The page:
U.S. Court Rules CFPB Structure Unconstitutional; Bureau Can Still Operate

A federal appeals court on Tuesday declared the U.S. Consumer Financial Protection Bureau’s structure unconstitutional because too much power is vested with its sole director, but said it can continue operating under the president’s supervision.

The U.S. Court of Appeals for the District of Columbia Circuit threw out the bureau’s $109 million penalty against PHH Corp. PHH objected after the CFPB accused the lender in 2014 of referring customers to mortgage insurers who in turn bought reinsurance from one of its units.

The bureau, created by the 2010 Dodd-Frank financial reform law, cast the reinsurance payments as improper kickbacks and imposed the penalty in June.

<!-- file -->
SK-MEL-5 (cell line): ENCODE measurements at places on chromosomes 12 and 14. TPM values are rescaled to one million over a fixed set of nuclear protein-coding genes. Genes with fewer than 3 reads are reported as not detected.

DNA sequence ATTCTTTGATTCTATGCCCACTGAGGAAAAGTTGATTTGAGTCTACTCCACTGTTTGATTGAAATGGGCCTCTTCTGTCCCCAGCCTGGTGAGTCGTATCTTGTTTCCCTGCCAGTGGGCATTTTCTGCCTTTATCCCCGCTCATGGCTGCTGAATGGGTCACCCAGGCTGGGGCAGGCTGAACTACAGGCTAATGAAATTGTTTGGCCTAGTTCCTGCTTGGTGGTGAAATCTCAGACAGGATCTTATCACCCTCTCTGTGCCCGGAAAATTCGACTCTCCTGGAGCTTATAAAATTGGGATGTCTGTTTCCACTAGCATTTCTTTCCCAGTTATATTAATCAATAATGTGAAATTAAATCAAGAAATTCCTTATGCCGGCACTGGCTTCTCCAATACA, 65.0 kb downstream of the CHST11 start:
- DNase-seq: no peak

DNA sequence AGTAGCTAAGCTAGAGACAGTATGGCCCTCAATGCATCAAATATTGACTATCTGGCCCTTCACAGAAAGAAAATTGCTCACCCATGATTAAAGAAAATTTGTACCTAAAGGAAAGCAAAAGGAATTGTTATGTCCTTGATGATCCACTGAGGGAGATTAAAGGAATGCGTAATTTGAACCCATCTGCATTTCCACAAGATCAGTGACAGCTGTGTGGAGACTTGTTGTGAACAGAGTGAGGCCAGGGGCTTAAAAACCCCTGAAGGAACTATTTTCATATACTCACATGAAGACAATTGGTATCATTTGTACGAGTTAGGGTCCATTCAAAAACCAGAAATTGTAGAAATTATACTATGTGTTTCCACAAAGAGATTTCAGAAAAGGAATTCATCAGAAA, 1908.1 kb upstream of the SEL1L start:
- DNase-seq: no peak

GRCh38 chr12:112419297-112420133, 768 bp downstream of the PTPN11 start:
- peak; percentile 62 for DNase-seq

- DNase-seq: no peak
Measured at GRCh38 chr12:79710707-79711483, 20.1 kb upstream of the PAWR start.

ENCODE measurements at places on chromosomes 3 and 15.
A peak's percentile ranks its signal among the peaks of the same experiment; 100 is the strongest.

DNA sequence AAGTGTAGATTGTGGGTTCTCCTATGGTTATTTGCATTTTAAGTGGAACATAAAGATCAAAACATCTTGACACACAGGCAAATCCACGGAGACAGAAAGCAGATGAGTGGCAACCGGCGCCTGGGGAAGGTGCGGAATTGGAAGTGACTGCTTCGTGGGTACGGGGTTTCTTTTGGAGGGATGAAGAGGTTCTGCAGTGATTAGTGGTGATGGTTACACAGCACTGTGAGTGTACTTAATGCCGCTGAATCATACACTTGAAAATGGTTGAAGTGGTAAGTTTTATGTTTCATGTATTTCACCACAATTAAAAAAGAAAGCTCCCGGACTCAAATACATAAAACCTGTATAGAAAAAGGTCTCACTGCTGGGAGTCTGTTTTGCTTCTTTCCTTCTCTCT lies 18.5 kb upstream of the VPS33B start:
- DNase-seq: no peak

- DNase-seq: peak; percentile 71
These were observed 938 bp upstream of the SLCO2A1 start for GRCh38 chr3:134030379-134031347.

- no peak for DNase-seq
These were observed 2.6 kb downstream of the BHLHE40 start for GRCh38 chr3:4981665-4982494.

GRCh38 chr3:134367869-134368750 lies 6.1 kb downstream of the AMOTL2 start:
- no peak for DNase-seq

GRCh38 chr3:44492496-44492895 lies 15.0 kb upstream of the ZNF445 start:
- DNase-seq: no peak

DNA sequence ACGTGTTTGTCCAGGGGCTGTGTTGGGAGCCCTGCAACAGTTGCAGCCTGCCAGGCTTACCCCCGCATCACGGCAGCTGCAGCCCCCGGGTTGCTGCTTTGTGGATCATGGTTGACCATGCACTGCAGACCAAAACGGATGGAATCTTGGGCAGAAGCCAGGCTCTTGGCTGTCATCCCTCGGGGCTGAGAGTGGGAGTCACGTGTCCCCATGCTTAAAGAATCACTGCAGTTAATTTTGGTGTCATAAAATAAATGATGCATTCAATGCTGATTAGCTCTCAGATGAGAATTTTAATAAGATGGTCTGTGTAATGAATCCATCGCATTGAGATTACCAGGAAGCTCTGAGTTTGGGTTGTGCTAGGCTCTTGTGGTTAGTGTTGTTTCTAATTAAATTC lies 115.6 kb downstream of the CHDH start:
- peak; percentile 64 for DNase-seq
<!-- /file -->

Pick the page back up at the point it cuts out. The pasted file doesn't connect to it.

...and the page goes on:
Neither the CFPB nor PHH immediately responded to requests for comment.

In the ruling, U.S. Circuit Judge Brett Kavanaugh said unlike other independent agencies not accountable to the president whose leaders are instead checked by commissions, the CFPB had a “novel” structure in which a single person headed it.

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